BJP’s ‘sky-touching’ Ram temple propaganda falls flat in Jharkhand

PIT Photo
Jharkhand Chief Minister Raghubar Das comes out after tendering his resignation to Jharkhand Governor Draupadi Murmu in Ranchi | PTI Photo

In a huge setback to the Bhartiya Janata Party (BJP) and Prime Minister Narendra Modi, yet another key Indian state appears to be slipping out of hand. This is despite the intensive poll campaign by the party which had pumped in all energy and resources and also tried to extensively cash in on its recent ‘political achievements.’ This is the second successive setback to the BJP after the Maharashtra fiasco.

The elections in Jharkhand had become very important as they were being held in the backdrop of the contentious Citizenship Amendment Act (CAA) passed by Parliament and the BJP’s proposed plan to implement nation-wide the National Register of Citizens (NRC).

By the time the CAA was passed in Parliament and the NRC debates were in the air, elections were over in 33 seats but they were yet to be held in as many as 48. Jharkhand, with only 81 seats, went to polls in five phases.

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Also read | With Jharkhand loss, BJP footprint shrinks to half from 2017 peak

What was further significant, the BJP engaged an army of top leaders and Union ministers in the poll campaign while its two tops leaders — Prime Minister Narendra Modi and party chief-cum-Union Home minister Amit Shah — constantly campaigned in Jharkhand taking time off from the busy Parliament session already in progress then and kept their poll speeches focused on primarily three issues — the just-passed CAA, the abrogation of Article 370, and the ‘sky-touching’ Ram temple in Ayodhya ‘to be built within four months.’

The BJP duo even slammed the Congress in public, blaming them for holding the issues for long for ‘political benefits.’

The elections, thus, were being considered as a ‘referendum’ of sorts, especially over the CAA and the NRC the way the twin issues were being repeatedly raised by the BJP leadership in the elections. But the poll result indicates that the general masses public has  ‘rejected’ these issues.

“It’s an anti-CAA mandate,” said political observer DM Diwakar. “The top BJP leadership had constantly raised the issues of CAA and NRC in their election speeches. So, the election was virtually a referendum on these twin issues but masses rejected them,” Prof. Diwakar said.

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The the BJP leadership was quite hopeful of reaping a rich ‘vote harvest’ out of CAA/NRC in the assembly elections — the way they gained heavily in this year’s Lok Sabha polls from the ‘Balakot airstrike’ carried out in retaliation to the Pulwama terror attack.

Prof. Diwakar wondered how the BJP leadership repeatedly skipped the issues of soaring inflation, economic slowdown, and severe unemployment in their poll speeches.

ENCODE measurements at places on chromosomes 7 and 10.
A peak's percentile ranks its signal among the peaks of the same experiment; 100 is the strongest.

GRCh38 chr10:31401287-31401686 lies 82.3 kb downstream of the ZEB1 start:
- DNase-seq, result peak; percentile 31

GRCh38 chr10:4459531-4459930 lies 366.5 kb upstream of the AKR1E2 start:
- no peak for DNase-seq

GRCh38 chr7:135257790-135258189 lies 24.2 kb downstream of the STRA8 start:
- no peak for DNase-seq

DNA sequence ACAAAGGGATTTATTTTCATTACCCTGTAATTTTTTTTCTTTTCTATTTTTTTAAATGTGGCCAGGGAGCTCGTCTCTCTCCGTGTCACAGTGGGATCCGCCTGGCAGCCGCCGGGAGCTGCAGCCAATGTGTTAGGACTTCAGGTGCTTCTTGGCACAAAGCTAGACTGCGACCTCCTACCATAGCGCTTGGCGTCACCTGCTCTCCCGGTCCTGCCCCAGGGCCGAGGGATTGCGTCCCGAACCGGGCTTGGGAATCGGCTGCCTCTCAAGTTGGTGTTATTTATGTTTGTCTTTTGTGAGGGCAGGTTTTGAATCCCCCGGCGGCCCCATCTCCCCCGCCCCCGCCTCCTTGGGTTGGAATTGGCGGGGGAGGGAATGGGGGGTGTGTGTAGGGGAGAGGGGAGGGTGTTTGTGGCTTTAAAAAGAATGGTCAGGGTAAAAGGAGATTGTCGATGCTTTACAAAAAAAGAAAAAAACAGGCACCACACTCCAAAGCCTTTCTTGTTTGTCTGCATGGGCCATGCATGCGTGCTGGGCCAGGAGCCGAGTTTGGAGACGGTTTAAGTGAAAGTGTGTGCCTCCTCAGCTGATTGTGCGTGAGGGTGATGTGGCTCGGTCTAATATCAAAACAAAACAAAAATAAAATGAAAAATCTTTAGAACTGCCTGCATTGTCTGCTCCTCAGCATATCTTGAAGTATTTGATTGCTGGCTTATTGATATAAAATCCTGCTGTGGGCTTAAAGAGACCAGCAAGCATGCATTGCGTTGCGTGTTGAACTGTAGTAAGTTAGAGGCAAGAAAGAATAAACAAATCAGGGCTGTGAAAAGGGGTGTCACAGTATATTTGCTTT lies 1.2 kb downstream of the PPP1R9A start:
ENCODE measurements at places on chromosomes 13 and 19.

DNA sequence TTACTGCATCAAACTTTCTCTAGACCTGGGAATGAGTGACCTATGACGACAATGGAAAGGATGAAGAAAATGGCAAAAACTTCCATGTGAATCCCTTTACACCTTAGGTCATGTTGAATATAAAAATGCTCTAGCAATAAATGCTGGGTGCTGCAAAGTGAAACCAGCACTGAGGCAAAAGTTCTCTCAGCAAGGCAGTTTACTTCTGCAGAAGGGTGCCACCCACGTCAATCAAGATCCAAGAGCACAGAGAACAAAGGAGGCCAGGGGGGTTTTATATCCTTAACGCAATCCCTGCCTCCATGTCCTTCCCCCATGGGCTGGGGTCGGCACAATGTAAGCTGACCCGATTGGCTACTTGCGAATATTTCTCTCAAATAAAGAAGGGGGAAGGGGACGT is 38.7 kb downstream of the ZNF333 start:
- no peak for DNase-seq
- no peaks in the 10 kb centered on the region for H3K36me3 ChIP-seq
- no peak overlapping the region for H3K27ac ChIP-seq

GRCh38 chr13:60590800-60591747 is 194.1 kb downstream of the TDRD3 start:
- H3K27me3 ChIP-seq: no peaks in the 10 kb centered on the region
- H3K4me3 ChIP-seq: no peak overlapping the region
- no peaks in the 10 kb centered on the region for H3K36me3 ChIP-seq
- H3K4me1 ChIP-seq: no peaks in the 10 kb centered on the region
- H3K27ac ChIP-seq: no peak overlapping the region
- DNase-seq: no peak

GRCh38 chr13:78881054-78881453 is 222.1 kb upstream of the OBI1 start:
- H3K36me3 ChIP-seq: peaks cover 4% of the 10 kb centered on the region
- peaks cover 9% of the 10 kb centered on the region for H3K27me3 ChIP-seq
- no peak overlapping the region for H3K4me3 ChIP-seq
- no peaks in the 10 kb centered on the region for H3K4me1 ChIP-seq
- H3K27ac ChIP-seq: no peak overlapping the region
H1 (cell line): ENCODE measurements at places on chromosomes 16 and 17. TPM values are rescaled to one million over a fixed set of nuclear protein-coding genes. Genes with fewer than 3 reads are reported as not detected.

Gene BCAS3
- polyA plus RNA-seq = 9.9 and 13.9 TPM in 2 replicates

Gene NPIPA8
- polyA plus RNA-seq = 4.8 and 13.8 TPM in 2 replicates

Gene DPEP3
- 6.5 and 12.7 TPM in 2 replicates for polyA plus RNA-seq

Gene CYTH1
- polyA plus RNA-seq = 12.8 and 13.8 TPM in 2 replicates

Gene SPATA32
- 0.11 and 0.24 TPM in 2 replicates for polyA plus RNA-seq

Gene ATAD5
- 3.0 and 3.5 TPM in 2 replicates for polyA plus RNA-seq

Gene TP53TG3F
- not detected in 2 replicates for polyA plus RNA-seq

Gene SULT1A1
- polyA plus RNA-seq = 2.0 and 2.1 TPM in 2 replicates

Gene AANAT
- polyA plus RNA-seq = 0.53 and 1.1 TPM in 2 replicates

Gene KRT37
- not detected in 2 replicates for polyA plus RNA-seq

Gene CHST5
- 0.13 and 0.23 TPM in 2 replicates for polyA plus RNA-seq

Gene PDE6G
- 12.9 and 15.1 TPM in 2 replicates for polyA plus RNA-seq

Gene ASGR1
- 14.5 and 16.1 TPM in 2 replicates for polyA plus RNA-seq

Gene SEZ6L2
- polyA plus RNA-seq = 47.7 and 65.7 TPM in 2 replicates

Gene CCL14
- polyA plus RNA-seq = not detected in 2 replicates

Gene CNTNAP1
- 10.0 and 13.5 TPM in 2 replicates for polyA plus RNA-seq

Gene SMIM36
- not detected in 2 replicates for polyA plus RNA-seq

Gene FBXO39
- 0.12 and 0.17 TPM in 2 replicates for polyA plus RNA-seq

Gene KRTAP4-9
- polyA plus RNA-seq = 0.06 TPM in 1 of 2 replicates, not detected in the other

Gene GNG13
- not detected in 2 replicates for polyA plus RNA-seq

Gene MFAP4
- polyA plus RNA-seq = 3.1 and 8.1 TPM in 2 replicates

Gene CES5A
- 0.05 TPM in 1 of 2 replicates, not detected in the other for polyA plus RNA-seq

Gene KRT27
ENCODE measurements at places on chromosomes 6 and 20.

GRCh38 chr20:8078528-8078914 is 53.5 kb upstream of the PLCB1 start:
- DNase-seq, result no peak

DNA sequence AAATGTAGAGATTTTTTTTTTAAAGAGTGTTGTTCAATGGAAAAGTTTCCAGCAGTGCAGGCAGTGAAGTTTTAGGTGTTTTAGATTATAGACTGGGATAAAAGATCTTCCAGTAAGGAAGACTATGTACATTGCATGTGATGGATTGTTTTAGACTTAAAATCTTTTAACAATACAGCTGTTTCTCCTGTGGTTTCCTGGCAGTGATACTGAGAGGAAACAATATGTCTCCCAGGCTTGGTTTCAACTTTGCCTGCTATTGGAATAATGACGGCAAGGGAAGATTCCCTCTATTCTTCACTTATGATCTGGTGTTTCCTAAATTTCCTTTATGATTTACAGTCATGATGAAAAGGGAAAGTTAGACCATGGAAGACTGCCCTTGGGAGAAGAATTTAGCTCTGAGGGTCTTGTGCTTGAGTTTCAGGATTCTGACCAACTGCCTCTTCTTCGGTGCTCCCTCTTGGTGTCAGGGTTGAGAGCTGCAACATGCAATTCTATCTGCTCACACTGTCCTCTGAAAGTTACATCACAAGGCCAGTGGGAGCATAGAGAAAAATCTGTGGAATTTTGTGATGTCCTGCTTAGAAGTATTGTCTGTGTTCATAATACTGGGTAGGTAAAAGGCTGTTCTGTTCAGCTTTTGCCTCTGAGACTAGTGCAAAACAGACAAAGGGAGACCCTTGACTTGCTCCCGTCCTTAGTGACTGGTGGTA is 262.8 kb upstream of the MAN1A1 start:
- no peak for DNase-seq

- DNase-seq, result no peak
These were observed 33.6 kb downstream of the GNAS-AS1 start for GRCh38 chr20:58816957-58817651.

Similar views were expressed by another political observer. “Although several factors contributed to the BJP’s defeat, the most severe blow was the NRC fear. I found the Adivasis and minorities living under the serious fear of having to part with their homeland in the event of failure to prove their citizenship. Many voted against the BJP out of panic,” said Ashok Kumar based in Ranchi.

Also, Jharkhand was one of the few Indian states which witnessed several incidents of mob lynching over ‘beef eating’ and ‘cattle smuggling’ in recent months. The ‘arrogance’ of Chief Minister Raghubar Das is said to be yet another major factor behind his party’s poll disaster.

Also read | Raghubar Das, who never lost an election in 24 years, trails

Many say the way Das behaved with party workers and bureaucrats in public annoyed them. The last nail on the coffin was the party’s bid to ignore dedicated party workers such as Saryu Rai who had been associated with the party for the past over three decades.

Rai ultimately quit the party and fought against the chief minister as an Independent candidate, in protest. Das has now lose his seat to Rai, from Jamshedpur East.

The defeat is also a big setback to the party in the sense that Jharkhand had been carved out of Bihar in November 2000 while the NDA government headed by Prime Minister A.B. Vajpayee was in power.

The state was divided despite strong protests by the then RJD government in Bihar but the Centre claimed the creation of new state would ensure better governance and the development of the tribal-dominated region.

Strangely, the current situation in the 19-year-old state remains far from satisfactory despite the fact that the most of the chief ministers have been from the BJP since its inception in 2000.

Jharkhand has seen five chief ministers so far — Babulal Marandi (Nov 15, 2000 to March 18, 2003), Arjun Munda (March 18, 2003-March 2, 2005, March 12, 2005-September 19,2006, September 11, 2010-January 18, 2013), and Raghubar Das (December 28, 2014 to the present). Sibu Soren, the tribal leader who was the man behind the long battle for creation of Jharkhand state was pushed out of power thrice by the BJP. Soren took oath as chief minister thrice but remained in power for just 10 days; four months and 23 days; and lastly five months and 2 days. His son, Hemant Soren remained on throne for one year, five months and 15 days. Now, he is set to become the chief minster of Jharkhand again.

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